Early Puberty in African-American Girls: Nutrition Past and Present

By Talpade, Medha; Talpade, Salil | Adolescence, Winter 2001 | Go to article overview

Early Puberty in African-American Girls: Nutrition Past and Present


Talpade, Medha, Talpade, Salil, Adolescence


Considerable research has been conducted on the changes that take place during puberty. Among girls, psychiatric risks have been found to be associated with early onset. Hayward et al. (1997) associated early puberty with disturbed body image, scholastic underachievement, and high-risk behaviors, such as smoking, drinking, and sexual intercourse. They also indicated that these girls are at a higher risk for developing bulimia, phobic disorders, and depression during high school. Thus, from a public health standpoint, early sexual maturation needs to be addressed.

One of the theories that attempt to explain early onset of puberty points to chemical changes as the main reason. Biologists believe that greater exposure to estrogen in hair products, plastics, and insecticides may be implicated (Marshall, 1993; McKinney & Waller, 1994; Sharpe & Skappeback, 1993; Modica, 1997). Such chemicals are referred to as endocrine disrupters (Gillette, 1997).

Another explanation is based on the psychobiologic theory of stress (Goleman, 1991), which is rooted in Darwin's theory of evolution. According to this view, the time of puberty is not biologically fixed, rather it is influenced by experiences with one's environment (Belsky et al., 1991). Girls who are exposed to extremely stressful environments may reach sexual maturity earlier in order to ensure propagation.

Nutrition and changes in nutrition over time have also been theorized to be the cause of early puberty. According to this theory, the main factors that determine the age of menses are health and nutrition (Goleman, 1991). Gillette (1997) believes that estrogen-like growth hormones found in meat and milk provide the stimulus. Jennings (1997) reports that researchers suggest that the hormone leptin, produced by body fat, signals the brain to begin puberty. Thus, body fat percentage would determine when puberty would begin.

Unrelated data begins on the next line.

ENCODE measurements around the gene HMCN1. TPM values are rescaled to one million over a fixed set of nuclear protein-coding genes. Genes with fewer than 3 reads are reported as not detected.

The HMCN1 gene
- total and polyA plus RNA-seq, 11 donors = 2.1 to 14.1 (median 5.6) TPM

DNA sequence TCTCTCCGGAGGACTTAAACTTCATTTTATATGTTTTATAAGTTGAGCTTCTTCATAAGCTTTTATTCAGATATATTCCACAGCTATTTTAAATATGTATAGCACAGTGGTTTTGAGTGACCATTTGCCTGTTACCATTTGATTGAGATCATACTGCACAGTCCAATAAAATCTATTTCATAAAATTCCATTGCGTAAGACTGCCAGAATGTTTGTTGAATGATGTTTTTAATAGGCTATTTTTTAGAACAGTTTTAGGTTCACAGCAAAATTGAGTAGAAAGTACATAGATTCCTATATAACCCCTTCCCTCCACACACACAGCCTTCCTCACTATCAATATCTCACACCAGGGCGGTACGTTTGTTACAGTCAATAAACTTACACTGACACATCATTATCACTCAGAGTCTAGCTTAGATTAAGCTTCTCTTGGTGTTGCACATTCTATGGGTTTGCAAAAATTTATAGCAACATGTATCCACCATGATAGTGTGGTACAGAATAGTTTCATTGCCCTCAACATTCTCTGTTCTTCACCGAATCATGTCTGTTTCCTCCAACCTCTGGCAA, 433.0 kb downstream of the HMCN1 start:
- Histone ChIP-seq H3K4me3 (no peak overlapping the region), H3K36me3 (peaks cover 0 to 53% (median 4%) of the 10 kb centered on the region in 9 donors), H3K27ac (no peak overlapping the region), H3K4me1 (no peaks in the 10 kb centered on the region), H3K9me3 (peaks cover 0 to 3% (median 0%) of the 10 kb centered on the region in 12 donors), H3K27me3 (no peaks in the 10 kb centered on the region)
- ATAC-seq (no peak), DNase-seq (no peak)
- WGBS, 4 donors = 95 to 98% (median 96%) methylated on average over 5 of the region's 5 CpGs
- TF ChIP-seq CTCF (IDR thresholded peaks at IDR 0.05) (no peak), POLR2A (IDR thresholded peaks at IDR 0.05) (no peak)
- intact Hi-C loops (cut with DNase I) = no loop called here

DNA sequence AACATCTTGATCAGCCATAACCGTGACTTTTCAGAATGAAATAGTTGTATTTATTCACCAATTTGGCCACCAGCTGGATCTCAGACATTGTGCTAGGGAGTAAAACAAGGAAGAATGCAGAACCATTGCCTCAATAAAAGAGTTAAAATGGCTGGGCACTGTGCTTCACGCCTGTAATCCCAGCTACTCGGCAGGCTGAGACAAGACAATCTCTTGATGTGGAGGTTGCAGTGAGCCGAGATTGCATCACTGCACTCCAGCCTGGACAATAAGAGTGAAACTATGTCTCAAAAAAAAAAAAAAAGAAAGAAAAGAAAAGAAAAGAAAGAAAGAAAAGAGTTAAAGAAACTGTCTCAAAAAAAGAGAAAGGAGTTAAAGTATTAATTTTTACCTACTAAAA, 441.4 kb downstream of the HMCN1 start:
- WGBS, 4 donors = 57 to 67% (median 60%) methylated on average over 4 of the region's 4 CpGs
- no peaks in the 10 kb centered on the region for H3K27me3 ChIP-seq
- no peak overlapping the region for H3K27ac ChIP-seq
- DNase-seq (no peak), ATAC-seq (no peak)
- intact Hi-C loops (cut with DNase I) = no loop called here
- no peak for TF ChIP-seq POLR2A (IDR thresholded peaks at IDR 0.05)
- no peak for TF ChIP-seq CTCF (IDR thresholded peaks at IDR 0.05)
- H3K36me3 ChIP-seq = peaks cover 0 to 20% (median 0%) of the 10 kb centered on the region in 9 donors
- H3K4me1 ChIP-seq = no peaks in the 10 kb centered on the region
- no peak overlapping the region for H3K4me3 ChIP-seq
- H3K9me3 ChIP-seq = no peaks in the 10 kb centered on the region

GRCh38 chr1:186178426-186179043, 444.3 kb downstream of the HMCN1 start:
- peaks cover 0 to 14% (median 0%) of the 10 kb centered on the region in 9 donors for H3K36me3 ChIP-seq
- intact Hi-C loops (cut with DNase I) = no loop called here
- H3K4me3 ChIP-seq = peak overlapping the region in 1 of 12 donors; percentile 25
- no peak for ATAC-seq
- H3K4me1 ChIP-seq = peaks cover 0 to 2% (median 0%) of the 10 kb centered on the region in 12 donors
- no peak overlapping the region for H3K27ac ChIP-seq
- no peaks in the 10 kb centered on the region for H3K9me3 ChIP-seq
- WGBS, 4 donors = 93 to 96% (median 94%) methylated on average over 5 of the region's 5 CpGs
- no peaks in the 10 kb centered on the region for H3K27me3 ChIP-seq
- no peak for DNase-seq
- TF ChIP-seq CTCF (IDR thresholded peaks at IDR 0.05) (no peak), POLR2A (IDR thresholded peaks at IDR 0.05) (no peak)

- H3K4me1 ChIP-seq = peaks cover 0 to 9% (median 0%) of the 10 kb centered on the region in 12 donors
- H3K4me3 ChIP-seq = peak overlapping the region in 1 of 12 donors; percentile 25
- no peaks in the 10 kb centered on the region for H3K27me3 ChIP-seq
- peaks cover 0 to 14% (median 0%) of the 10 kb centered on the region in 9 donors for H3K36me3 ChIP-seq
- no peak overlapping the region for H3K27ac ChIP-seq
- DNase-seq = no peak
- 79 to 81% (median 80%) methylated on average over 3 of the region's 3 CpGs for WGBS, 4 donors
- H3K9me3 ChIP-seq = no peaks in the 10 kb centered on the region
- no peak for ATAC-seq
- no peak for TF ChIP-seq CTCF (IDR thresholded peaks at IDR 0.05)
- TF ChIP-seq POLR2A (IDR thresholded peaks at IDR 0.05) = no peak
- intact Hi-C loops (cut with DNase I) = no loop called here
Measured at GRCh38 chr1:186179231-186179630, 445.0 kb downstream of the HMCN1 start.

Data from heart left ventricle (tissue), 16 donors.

Researchers in general agree that this area of concern is particularly applicable to the African-American population. Herman-Giddens et al. (1997) indicated that for some reason early sexual maturation is more prevalent in the African-American population. Their study included 17,077 girls, ranging in age from 3 to 12. Complete physical exams were conducted and assessments of pubertal maturation were ascertained. Data analyses of the girls, of whom 9.6% were African-American and 90.4% Caucasian, indicated that at the age of 3, 3% of African-American and 1% of Caucasian girls showed breast and/or pubic hair development, with proportions increasing to 27.2% and 6.7%, respectively, at age 7. At age 8, 48.3% of African-American girls and 14.7% of Caucasian girls had begun sexual development. It was noted that at every age and for each characteristic, African-American girls were more advanced than Caucasians. Specifically, the mean ages of onset of breast development for African-American and Caucasian girls were 8 .87 years (SD 1.93) and 9.96 years (SD = 1.82), respectively; and for pubic hair development, 8.78 years (SD = 2.00) and 10.51 years (SD = 1.67), respectively. Menses occurred at 12.16 years (SD = 1.21) in African-American girls and 12.88 years (SD = 1.20) in Caucasian girls.

Preliminary findings of a study conducted at the USDA's Children's Nutrition Research Center at Baylor College of Medicine in Houston indicate that African-American girls tend to have more muscle and bone mass by age 6 than do Caucasian or Hispanic girls, a trend that progresses during puberty. A study of the changes in vertebral bone density at various stages of sexual development in African-American and Caucasian females indicated that the marked difference between them in vertebral bone density occurs during a relatively brief period late in puberty (Gilsanz et al., 1991). Further, cultural differences in bone mineral density (Wang, Aguirre, Bhudhikar, Kirshch, Marcus & Bachrach, 1997) have been found; greater femoral neck bone mineral apparent density (BMAD) was present in African-American than in white females at all pubertal stages. …